The McGowan Government’s bizarre decision to spend almost a quarter of a million dollars on an advertising campaign to tarnish the State’s relationship with the Commonwealth will be to the detriment of people living in remote communities across Western Australia.
The Nationals WA Aboriginal Affairs spokesperson Terry Redman said the Government’s new $245,000 Don’t Walk Away campaign – which saw full page advertisements run in local and national newspapers over the weekend – would only hurt the State’s cause.
State Housing Minister Peter Tinley admitted as much on 29 June, when he told a press conference: “This is actually the sort of thing that breaks down relationships with the Federal Government.”
“In my 13 years in politics I have never seen such a bizarre and misguided attempt at negotiating an outcome,” Mr Redman said.
“Mr Tinley’s judgement must now seriously be questioned. How did an idea to spend $245,000 of WA taxpayers’ money on an advertising campaign aimed at ‘shaming’ the Federal Government into getting what Mr Tinley wants even see the light of day?”
Mr Redman said the lives of indigenous West Australians who live remotely were being used as political cannon fodder by a State Government which had seemingly “lost the plot” in regional WA.
“Instead of sitting down and sensibly negotiating an outcome with the Federal Government, Mr Tinley has decided to lob a taxpayer-funded hand grenade at the Commonwealth via the media,” Mr Redman said.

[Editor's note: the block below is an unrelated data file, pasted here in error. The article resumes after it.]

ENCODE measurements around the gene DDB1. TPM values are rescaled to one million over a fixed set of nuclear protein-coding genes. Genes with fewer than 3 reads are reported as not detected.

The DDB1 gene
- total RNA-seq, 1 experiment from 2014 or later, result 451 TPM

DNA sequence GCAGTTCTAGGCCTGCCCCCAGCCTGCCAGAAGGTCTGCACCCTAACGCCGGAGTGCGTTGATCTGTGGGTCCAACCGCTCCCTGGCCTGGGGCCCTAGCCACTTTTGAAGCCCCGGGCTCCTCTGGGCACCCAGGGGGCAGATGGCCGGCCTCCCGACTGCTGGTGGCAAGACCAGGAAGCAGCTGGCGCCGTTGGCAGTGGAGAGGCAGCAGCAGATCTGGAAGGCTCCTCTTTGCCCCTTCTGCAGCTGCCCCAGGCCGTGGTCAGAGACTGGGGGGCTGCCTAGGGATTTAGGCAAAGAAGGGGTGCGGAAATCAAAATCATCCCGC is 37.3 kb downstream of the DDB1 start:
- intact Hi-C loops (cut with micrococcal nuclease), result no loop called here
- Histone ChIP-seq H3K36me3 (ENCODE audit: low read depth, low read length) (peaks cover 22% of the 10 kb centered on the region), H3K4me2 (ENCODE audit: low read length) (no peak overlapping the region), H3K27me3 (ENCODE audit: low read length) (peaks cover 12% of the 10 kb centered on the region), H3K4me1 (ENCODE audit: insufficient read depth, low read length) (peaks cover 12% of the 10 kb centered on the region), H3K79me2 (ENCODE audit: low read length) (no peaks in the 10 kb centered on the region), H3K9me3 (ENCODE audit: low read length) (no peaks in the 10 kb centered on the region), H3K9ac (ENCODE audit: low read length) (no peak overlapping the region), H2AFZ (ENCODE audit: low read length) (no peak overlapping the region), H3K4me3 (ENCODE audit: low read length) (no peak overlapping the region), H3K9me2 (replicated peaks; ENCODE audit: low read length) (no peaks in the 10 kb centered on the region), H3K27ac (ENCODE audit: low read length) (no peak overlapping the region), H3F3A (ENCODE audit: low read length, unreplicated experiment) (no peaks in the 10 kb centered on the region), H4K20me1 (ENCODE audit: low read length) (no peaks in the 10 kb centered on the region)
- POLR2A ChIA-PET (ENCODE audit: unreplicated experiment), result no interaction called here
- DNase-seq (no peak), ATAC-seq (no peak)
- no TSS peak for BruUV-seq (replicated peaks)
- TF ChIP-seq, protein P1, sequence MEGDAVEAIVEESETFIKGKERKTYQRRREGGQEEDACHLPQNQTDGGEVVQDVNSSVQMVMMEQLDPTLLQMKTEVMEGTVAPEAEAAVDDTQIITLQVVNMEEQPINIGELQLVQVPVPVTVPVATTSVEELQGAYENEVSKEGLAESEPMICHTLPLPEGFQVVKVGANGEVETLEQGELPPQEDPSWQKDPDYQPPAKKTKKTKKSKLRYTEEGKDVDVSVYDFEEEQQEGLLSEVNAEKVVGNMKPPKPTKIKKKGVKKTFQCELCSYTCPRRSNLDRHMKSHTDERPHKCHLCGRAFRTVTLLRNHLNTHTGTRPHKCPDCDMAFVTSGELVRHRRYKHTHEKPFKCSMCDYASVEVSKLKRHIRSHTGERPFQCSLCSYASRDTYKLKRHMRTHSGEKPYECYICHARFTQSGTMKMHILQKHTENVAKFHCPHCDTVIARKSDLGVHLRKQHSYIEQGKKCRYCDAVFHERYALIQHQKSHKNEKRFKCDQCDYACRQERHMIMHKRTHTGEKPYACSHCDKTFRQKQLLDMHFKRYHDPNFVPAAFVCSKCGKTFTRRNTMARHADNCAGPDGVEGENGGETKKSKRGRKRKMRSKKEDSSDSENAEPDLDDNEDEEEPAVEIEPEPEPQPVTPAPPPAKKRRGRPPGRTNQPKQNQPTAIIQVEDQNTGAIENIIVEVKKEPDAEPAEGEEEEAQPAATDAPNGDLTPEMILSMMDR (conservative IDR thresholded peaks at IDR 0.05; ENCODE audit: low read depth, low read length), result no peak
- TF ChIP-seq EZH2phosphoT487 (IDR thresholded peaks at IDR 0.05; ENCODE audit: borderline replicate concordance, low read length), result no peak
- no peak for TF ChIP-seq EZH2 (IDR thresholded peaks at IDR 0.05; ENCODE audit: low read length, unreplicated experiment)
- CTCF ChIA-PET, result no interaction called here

“Negotiations aren’t always easy and I understand Mr Tinley is frustrated but throwing the toys out of the cot just because you’re not getting it all your own way is an awful approach to such a serious matter.
“Meanwhile, people living in remote communities have no greater clarity as to what their future holds.”
Mr Redman said The Nationals supported the push to secure a new remote housing funding deal with the Federal Government, but the delicate situation demanded diplomacy not cheap political stunts.
“I have personally written to Federal Indigenous Affairs Minister urging him to prioritise a new funding deal for Western Australia’s 165 remote communities,” he said.
“I also raised the issue directly with Deputy Prime Minister Michael McCormack during a recent meeting in New South Wales.”
Mr Redman said The Nationals had a strong record of closing the gap for indigenous West Australians while in Government, including the provision of $175 million for housing projects, $25 million for the Kimberley Schools Project and $20 million for the town-based reserve program in the Pilbara.
“While in government, The Nationals helped establish a robust plan to improve outcomes for children born into remote communities, committing $150 million of Royalties for Regions funding into a special purpose account,” he said.
“We worked with the Federal Government to align their investments with the Liberal-National Government’s remote reform plan. The McGowan Government, on the other hand, only seems interested in a game of brinkmanship with the Commonwealth.”